Sign In  |  Register  |  About Burlingame  |  Contact Us

Burlingame, CA
September 01, 2020 10:18am
7-Day Forecast | Traffic
  • Search Hotels in Burlingame

  • ROOMS:

Matt Taibbi details spat with Elon Musk, teases future Twitter Files reporting despite viral drama

In his newsletter, Matt Taibbi pulled back the curtain on his now-fraught relationship with Twitter owner Elon Musk over his recent crackdown of Substack content.

Independent journalist and leading Twitter Files reporter Matt Taibbi pulled back the curtain on the public dustup he had with Twitter owner Elon Musk.

Taibbi, one of writers hand-picked by Musk for access to Twitter's archives last year, announced last week that he was dumping the platform after Musk cracked down on content from the popular newsletter subscription service Substack, which Taibbi uses for his own newsletter. Musk ultimately rolled back some of the restrictions targeting Substack following fierce criticism. 

Musk further escalated tensions when he leaked his private conversation with Taibbi on Twitter. The screenshots showed Taibbi questioning Musk if he was being personally targeted on the platform and Musk pressing Taibbi whether he was "employed" by Substack. (Taibbi was formerly a Substack Pro contributor and receives money from individual Substack subscribers but was never an employee.} Musk later deleted the tweet but not before others preserved their heated exchange. 


In his Racket News newsletter on Wednesday, Taibbi recalled the disbelief he had when he first caught wind of Musk's crackdown of Substack and went to Musk directly to seek answers. 

"Whatever was going on between Twitter and Substack had nothing to do with me or with other Substack writers, and if Twitter was going to label our work unsafe and not allow us to share my articles, I couldn’t endorse all this by using the platform, and said so. This prompted a quick ping! and a furious Signal question: ‘So you want Substack to kill Twitter?’" Taibbi wrote about their exchange. "I thought about asking him if he was okay — Substack is like a thousand times smaller than Twitter — but figured that wouldn’t go over well and tried a Socratic approach. What would he would have me do, if I couldn’t share links and market my work? The answer: post articles to Twitter instead, enabling a subscription plan… This idea had come up about a month before and I’d cheerfully declined, telling them I was happy where I was. I didn’t think that had been a serious request… I moved to a more bottom-line observation, namely that if I moved, ‘people would say I’m essentially an employee of Twitter and both of us would never hear the end of it.’"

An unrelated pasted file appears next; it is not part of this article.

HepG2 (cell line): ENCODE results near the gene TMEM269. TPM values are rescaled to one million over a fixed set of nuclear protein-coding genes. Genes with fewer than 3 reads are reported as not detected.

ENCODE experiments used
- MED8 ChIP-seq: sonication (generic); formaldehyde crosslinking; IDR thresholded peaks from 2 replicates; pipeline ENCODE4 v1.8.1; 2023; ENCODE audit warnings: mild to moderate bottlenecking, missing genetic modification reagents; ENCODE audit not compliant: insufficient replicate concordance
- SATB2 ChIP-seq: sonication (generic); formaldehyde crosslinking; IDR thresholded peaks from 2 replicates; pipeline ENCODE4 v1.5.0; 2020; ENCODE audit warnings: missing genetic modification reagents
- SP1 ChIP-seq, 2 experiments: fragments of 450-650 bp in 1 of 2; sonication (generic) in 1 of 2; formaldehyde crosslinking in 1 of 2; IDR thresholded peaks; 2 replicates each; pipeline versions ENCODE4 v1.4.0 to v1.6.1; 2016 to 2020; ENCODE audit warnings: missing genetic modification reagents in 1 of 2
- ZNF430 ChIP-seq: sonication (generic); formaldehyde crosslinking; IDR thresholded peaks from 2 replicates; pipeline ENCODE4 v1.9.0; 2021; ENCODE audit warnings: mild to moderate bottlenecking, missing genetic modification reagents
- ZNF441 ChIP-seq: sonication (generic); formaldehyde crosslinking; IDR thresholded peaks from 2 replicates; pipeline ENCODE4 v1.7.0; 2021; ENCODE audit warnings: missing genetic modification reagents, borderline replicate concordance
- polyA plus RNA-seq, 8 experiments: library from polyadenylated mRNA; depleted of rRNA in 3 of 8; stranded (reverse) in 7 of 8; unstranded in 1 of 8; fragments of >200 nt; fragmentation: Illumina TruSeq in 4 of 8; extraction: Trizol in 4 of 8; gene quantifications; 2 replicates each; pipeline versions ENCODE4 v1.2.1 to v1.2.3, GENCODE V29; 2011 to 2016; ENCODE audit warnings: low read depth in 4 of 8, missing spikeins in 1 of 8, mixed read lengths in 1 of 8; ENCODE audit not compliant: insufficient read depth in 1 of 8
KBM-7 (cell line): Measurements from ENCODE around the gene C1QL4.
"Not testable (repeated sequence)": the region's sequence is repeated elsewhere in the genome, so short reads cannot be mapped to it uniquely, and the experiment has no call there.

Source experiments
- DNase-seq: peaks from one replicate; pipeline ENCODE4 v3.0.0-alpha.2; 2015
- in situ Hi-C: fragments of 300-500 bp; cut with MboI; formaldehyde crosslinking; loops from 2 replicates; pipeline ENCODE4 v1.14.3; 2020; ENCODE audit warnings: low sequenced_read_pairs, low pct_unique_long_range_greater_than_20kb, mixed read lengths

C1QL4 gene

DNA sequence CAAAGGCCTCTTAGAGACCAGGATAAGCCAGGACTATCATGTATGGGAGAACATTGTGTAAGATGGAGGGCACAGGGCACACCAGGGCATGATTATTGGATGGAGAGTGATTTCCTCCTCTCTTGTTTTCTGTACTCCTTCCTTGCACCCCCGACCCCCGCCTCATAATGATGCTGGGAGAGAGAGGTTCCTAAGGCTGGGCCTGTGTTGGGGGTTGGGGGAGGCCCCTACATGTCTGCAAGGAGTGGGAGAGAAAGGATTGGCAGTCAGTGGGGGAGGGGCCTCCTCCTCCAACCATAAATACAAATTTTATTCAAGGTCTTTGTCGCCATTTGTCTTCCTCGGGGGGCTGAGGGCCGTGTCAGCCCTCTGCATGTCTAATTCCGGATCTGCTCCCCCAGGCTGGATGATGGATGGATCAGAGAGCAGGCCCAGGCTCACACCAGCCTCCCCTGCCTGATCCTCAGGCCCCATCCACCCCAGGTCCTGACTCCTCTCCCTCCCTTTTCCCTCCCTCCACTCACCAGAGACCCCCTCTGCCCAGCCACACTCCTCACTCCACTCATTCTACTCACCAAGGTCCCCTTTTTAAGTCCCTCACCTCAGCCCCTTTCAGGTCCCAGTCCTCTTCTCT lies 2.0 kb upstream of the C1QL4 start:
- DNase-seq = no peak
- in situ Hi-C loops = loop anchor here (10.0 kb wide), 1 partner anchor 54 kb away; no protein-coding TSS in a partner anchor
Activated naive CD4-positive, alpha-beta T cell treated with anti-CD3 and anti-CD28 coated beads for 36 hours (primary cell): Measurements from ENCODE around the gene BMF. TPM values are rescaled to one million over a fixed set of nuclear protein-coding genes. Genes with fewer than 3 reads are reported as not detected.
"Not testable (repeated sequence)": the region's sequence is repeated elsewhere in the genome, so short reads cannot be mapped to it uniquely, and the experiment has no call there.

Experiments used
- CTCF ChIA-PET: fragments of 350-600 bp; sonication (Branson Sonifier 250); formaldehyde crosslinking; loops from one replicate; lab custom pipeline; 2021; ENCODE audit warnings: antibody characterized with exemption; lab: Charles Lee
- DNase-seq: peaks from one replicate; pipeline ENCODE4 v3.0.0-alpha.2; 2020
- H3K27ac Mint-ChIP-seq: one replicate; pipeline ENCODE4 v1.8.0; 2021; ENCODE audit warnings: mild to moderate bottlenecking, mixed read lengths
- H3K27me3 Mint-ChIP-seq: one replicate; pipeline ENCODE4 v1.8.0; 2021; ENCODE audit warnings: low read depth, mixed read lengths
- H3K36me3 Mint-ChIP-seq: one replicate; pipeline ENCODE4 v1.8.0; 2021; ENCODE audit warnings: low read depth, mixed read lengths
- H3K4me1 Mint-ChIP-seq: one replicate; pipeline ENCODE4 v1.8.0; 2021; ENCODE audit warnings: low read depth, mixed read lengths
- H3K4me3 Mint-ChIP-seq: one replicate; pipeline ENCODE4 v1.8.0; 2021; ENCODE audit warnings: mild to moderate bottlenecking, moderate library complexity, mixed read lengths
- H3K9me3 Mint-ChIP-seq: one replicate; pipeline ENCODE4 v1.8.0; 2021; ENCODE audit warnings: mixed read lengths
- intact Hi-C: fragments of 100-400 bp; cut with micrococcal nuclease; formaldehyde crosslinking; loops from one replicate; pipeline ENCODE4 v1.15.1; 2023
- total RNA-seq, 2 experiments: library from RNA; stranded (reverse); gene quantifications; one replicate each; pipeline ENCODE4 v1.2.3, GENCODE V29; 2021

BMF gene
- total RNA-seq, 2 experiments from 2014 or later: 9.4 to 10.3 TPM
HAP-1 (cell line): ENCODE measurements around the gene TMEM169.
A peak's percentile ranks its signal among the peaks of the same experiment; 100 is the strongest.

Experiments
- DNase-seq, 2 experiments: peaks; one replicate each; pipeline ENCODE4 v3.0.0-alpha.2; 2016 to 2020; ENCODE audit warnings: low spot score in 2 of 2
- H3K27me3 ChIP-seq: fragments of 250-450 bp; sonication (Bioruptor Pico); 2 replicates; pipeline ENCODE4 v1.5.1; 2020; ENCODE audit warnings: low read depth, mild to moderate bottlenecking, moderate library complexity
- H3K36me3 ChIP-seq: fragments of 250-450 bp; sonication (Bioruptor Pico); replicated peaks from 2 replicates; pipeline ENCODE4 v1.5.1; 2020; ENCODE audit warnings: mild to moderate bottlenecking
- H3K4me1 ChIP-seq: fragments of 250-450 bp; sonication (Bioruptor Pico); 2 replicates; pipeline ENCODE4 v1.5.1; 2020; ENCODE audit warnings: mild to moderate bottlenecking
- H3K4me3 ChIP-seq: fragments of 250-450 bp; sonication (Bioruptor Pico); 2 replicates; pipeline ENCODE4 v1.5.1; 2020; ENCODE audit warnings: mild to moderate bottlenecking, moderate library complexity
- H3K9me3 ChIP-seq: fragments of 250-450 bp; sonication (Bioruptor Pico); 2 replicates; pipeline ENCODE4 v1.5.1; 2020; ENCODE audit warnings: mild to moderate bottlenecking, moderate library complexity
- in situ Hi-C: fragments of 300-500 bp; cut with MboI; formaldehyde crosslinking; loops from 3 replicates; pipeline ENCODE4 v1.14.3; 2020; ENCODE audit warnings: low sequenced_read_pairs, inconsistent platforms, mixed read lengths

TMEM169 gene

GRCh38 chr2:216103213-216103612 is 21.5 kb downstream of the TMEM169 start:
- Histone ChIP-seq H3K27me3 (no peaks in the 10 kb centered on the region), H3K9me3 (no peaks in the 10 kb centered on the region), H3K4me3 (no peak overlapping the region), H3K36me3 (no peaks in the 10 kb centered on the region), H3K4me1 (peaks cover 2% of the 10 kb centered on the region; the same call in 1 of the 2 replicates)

"I was genuinely trying to protect Elon from his own ideas," he continued. "He didn’t see it that way and said that was goodbye. Through a fatalistic laugh I asked if this was because I wouldn’t leave Substack, to which he reiterated it was because I’d chosen to ‘support a company that wants to kill Twitter.’"


Taibbi told readers Musk "immolated the last remnants of any reputation he had as a free speech advocate" and that his "public meltdown" will "take a ton of pressure off [the] villains" laid out in the Twitter Files. 

"Even given the recent craziness, I find myself feeling bad for the guy," Taibbi said. 

Taibbi, alarmed by how his Twitter Files threads were temporarily disabled during the fallout, published them on other platforms including Facebook, Substack and TruthSocial to preserve his past reporting. 


While Musk claimed in a Twitter Spaces conversation this week that the Twitter Files reporting is "done" and that "there’s not much left really… we need to move on," Taibbi teased "we still have a lot of material, and more reports are coming."

"Holding up my end of the deal, these will appear on Twitter first. They just won’t be on my account, since I wouldn’t wipe my ass with Twitter after the events of last week," Taibbi wrote. 

Regarding his own status on Twitter, Taibbi borrowed a quote from the 1999 film "Office Space" and insisted, "I’m not quitting Twitter. I’m just not going to go anymore."

"It’s not personal. I just can’t drive traffic for any site that’s censored me," Taibbi wrote. "These companies depend on our content to make money… Frankly if all accounts walked away in these situations, the platforms would have to cut this nonsense out pretty quickly."

"I mean this sincerely: I’ve got nothing against Elon Musk. Thanks to him and the #TwitterFiles, ordinary people know a lot more than they ever could have hoped to about how information is managed in this country. I’ll personally always feel grateful for what he did. But he’s high as Snoop in a weather balloon if he thinks banning commercial rivals is going to solve Twitter’s problems. The whole thing’s really a shame," he added.

Twitter's official press email address now responds to inquiries with an autoreply of the poop emoji, which was sent to Fox News Digital when asked to comment on this story.

Data & News supplied by
Stock quotes supplied by Barchart
Quotes delayed at least 20 minutes.
By accessing this page, you agree to the following
Privacy Policy and Terms and Conditions.
Copyright © 2010-2020 & California Media Partners, LLC. All rights reserved.